I think what is hardest to deal with right now is those who spend the most time with him and don't take the time to understand him and what he is going through. The fact that he looks "normal" and acts "normal" is enough for them to dismiss his diagnosis. I don't want to look at his weaknesses and I know he has so many strengths but my fear is that if his weaknesses go unnoticed that this will only cause more problems later on in life. I want the absolute best for him and for him to know that we will fight for him with ever thing we have.
Today at speech while he was doing great and making progress the conversation that we had was not really comforting in my eyes. While she said he has made so much progress she seemed to discount my valid concerns and wanted to graduate him from speech maybe seeing him twice a month. While I am happy part of me is concerned because there are things that still need to be worked on such as being able to talk to others in a social setting, how to control his talking when he is worked up, overwhelmed and excited. There are other things that concern me about his speech but to me it doesn't matter now because after I said them she said "Well he has what P something disorder so that is part of it." I said yes he has Pervasive Development Disorder. The fact that she works with my son WEEKLY has a COPY of his diagnosis on FILE made me slightly irritated. Through a fake smile and clenched teeth I thanked her and left. I understand she has several patients but I would think with needing to know your patients diagnosis would be important when working with them. My child is not some client he is Hunter he is a child who needs a lot of help in the social aspects along with just day to day.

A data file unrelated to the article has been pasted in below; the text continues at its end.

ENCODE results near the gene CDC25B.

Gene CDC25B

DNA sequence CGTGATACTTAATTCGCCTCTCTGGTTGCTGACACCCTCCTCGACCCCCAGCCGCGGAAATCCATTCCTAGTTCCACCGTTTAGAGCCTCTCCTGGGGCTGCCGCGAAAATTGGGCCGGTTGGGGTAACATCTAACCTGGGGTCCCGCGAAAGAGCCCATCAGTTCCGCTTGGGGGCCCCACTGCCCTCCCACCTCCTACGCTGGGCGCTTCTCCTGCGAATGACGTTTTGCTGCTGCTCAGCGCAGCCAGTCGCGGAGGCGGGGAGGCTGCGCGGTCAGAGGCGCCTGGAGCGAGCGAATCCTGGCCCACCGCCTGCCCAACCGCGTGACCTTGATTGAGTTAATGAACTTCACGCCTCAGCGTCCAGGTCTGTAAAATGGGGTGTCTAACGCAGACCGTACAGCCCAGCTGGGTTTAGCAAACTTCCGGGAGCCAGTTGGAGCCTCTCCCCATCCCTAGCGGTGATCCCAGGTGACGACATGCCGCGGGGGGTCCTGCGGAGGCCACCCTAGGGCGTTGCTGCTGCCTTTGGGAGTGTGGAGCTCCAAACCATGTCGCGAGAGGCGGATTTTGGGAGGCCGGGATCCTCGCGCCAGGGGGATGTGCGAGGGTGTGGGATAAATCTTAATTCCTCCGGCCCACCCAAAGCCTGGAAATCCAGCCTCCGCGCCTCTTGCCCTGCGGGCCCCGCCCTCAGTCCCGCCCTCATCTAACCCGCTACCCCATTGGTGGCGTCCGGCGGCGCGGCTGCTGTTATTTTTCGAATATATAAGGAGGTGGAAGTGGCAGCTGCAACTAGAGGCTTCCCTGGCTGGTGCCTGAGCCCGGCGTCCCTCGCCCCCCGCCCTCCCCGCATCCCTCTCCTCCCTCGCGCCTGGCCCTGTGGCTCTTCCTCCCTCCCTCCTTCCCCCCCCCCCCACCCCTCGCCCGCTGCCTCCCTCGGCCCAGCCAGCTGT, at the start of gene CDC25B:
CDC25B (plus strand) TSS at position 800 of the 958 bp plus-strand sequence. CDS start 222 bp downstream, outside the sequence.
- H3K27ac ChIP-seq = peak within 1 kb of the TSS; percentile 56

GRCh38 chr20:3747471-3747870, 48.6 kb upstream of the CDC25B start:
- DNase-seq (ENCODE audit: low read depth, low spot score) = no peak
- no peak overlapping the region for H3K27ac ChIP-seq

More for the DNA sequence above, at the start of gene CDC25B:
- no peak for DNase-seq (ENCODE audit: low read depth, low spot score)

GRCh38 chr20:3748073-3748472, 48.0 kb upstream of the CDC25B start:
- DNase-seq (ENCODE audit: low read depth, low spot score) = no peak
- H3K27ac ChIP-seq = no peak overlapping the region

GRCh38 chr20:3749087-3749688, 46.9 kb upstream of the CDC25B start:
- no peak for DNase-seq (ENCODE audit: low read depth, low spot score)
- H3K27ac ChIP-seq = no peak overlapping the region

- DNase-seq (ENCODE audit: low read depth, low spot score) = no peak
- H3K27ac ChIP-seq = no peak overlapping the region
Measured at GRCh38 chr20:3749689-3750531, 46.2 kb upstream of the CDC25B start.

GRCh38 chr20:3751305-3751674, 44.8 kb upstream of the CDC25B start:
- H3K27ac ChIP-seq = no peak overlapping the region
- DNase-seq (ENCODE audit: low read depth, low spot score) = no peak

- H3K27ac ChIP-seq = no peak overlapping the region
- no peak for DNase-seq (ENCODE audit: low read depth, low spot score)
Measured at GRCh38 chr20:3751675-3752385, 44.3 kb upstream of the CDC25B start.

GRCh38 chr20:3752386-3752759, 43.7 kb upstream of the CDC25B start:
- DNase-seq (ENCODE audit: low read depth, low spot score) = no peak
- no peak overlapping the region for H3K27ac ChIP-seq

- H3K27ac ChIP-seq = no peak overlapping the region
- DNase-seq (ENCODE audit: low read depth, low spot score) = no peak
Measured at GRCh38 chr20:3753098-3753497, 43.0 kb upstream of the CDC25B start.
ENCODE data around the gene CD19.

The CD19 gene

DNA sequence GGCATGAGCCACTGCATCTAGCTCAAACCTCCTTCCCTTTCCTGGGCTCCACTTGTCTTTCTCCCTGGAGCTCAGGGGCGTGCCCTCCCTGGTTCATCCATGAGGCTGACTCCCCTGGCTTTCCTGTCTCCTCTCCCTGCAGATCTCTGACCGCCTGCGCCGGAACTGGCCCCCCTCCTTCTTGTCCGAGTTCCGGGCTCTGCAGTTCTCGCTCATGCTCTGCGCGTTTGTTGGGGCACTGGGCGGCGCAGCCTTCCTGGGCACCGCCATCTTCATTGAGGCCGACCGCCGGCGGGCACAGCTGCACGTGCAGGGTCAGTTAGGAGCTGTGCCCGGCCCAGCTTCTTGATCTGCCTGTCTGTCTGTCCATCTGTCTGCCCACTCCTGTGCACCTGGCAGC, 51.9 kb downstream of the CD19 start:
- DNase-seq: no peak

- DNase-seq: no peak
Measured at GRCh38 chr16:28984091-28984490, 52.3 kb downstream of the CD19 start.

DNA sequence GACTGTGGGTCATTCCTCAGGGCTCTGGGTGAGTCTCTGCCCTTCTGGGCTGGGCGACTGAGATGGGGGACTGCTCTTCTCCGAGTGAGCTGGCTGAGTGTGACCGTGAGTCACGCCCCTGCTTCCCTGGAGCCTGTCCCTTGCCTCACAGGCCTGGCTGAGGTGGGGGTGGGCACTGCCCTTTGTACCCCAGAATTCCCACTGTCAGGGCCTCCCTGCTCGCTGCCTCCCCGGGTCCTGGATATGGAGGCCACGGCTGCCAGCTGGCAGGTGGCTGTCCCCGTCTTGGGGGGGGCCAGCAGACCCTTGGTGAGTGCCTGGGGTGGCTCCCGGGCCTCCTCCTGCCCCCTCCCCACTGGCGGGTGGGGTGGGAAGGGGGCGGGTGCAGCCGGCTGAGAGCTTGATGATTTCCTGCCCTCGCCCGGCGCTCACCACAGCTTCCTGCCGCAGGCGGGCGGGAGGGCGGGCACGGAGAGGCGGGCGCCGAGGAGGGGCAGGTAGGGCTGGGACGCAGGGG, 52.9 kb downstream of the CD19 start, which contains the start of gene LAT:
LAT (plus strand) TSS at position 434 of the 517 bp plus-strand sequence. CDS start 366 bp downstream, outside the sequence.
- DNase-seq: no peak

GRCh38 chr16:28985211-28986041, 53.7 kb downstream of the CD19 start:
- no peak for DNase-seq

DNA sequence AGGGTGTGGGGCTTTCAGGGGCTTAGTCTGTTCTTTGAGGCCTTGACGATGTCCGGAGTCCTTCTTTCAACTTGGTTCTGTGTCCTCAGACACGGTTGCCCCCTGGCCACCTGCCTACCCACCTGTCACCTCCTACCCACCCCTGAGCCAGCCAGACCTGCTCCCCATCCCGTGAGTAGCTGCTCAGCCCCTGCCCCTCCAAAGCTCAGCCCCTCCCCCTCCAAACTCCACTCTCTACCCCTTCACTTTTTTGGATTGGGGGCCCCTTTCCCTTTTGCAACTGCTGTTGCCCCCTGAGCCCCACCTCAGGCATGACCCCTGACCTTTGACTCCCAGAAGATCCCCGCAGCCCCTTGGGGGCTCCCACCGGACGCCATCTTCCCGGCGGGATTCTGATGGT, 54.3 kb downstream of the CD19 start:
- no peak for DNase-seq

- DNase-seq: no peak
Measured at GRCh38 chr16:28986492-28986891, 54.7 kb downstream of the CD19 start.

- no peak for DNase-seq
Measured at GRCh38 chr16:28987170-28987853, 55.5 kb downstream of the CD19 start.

When I came home from dropping him off at school I let all these hit me and I finally decided that enough was enough. I called his doctor in Denton and spent an hour on the phone with her. I poured out all my frustrations and concerns and she was amazing. She addressed them all and made me feel so much better. She told me some steps to take when it came to preparing for our IEP meeting, how to handle his speech therapist and those who must interact with him who seem to not be aware of what his disability entails. She reassured me that I am doing a great job with him and that I will be his biggest voice and to not settle unless I was totally sure of what I was doing. While some of this is easier said than done I my focus now time and attention on the important things... Keeping my head up!